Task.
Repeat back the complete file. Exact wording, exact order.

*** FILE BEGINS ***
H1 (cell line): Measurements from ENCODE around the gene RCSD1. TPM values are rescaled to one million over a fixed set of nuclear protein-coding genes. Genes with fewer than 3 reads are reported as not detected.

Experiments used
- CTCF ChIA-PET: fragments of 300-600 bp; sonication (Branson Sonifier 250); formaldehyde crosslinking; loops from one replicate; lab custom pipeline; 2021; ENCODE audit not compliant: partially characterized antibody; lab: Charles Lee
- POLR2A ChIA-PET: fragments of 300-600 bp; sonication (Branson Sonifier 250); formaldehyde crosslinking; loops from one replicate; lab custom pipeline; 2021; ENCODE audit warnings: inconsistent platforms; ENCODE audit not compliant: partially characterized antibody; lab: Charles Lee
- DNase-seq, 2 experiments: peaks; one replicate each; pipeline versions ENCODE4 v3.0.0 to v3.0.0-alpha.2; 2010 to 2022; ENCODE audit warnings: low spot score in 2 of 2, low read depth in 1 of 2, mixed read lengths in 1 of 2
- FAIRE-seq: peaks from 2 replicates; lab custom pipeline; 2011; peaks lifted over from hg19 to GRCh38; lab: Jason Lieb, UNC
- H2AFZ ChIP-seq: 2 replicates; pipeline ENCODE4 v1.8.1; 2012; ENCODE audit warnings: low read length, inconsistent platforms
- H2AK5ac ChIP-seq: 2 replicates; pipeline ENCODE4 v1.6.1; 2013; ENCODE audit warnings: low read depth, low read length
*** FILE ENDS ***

H1 (cell line): Measurements from ENCODE around the gene RCSD1. TPM values are rescaled to one million over a fixed set of nuclear protein-coding genes. Genes with fewer than 3 reads are reported as not detected.

Experiments used
- CTCF ChIA-PET: fragments of 300-600 bp; sonication (Branson Sonifier 250); formaldehyde crosslinking; loops from one replicate; lab custom pipeline; 2021; ENCODE audit not compliant: partially characterized antibody; lab: Charles Lee
- POLR2A ChIA-PET: fragments of 300-600 bp; sonication (Branson Sonifier 250); formaldehyde crosslinking; loops from one replicate; lab custom pipeline; 2021; ENCODE audit warnings: inconsistent platforms; ENCODE audit not compliant: partially characterized antibody; lab: Charles Lee
- DNase-seq, 2 experiments: peaks; one replicate each; pipeline versions ENCODE4 v3.0.0 to v3.0.0-alpha.2; 2010 to 2022; ENCODE audit warnings: low spot score in 2 of 2, low read depth in 1 of 2, mixed read lengths in 1 of 2
- FAIRE-seq: peaks from 2 replicates; lab custom pipeline; 2011; peaks lifted over from hg19 to GRCh38; lab: Jason Lieb, UNC
- H2AFZ ChIP-seq: 2 replicates; pipeline ENCODE4 v1.8.1; 2012; ENCODE audit warnings: low read length, inconsistent platforms
- H2AK5ac ChIP-seq: 2 replicates; pipeline ENCODE4 v1.6.1; 2013; ENCODE audit warnings: low read depth, low read length